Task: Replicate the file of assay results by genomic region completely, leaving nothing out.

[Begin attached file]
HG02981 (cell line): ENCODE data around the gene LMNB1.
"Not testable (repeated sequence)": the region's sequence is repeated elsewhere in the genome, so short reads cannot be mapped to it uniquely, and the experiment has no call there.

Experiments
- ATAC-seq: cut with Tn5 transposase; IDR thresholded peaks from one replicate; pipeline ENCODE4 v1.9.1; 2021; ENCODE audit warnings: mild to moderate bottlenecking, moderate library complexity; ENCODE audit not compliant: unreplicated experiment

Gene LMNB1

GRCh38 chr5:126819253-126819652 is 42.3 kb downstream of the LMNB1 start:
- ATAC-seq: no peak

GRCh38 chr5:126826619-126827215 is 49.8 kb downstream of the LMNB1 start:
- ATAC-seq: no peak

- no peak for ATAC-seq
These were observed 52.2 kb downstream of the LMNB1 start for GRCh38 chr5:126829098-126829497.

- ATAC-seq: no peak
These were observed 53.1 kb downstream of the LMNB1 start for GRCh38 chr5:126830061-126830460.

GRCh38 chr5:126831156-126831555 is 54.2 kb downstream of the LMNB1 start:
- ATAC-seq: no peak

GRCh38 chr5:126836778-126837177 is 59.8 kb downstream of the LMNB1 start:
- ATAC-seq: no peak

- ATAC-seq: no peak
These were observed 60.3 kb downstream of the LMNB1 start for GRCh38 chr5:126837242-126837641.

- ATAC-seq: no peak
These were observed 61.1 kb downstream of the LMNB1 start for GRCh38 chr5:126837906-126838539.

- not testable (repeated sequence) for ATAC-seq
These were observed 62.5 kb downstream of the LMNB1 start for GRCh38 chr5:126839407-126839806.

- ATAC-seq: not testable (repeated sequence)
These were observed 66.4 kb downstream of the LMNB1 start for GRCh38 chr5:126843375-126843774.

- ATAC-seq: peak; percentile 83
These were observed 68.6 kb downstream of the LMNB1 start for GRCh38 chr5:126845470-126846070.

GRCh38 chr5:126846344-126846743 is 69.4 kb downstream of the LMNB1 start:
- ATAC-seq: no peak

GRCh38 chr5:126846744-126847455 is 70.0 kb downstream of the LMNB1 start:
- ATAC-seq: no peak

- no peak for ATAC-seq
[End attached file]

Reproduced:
HG02981 (cell line): ENCODE data around the gene LMNB1.
"Not testable (repeated sequence)": the region's sequence is repeated elsewhere in the genome, so short reads cannot be mapped to it uniquely, and the experiment has no call there.

Experiments
- ATAC-seq: cut with Tn5 transposase; IDR thresholded peaks from one replicate; pipeline ENCODE4 v1.9.1; 2021; ENCODE audit warnings: mild to moderate bottlenecking, moderate library complexity; ENCODE audit not compliant: unreplicated experiment

Gene LMNB1

GRCh38 chr5:126819253-126819652 is 42.3 kb downstream of the LMNB1 start:
- ATAC-seq: no peak

GRCh38 chr5:126826619-126827215 is 49.8 kb downstream of the LMNB1 start:
- ATAC-seq: no peak

- no peak for ATAC-seq
These were observed 52.2 kb downstream of the LMNB1 start for GRCh38 chr5:126829098-126829497.

- ATAC-seq: no peak
These were observed 53.1 kb downstream of the LMNB1 start for GRCh38 chr5:126830061-126830460.

GRCh38 chr5:126831156-126831555 is 54.2 kb downstream of the LMNB1 start:
- ATAC-seq: no peak

GRCh38 chr5:126836778-126837177 is 59.8 kb downstream of the LMNB1 start:
- ATAC-seq: no peak

- ATAC-seq: no peak
These were observed 60.3 kb downstream of the LMNB1 start for GRCh38 chr5:126837242-126837641.

- ATAC-seq: no peak
These were observed 61.1 kb downstream of the LMNB1 start for GRCh38 chr5:126837906-126838539.

- not testable (repeated sequence) for ATAC-seq
These were observed 62.5 kb downstream of the LMNB1 start for GRCh38 chr5:126839407-126839806.

- ATAC-seq: not testable (repeated sequence)
These were observed 66.4 kb downstream of the LMNB1 start for GRCh38 chr5:126843375-126843774.

- ATAC-seq: peak; percentile 83
These were observed 68.6 kb downstream of the LMNB1 start for GRCh38 chr5:126845470-126846070.

GRCh38 chr5:126846344-126846743 is 69.4 kb downstream of the LMNB1 start:
- ATAC-seq: no peak

GRCh38 chr5:126846744-126847455 is 70.0 kb downstream of the LMNB1 start:
- ATAC-seq: no peak

- no peak for ATAC-seq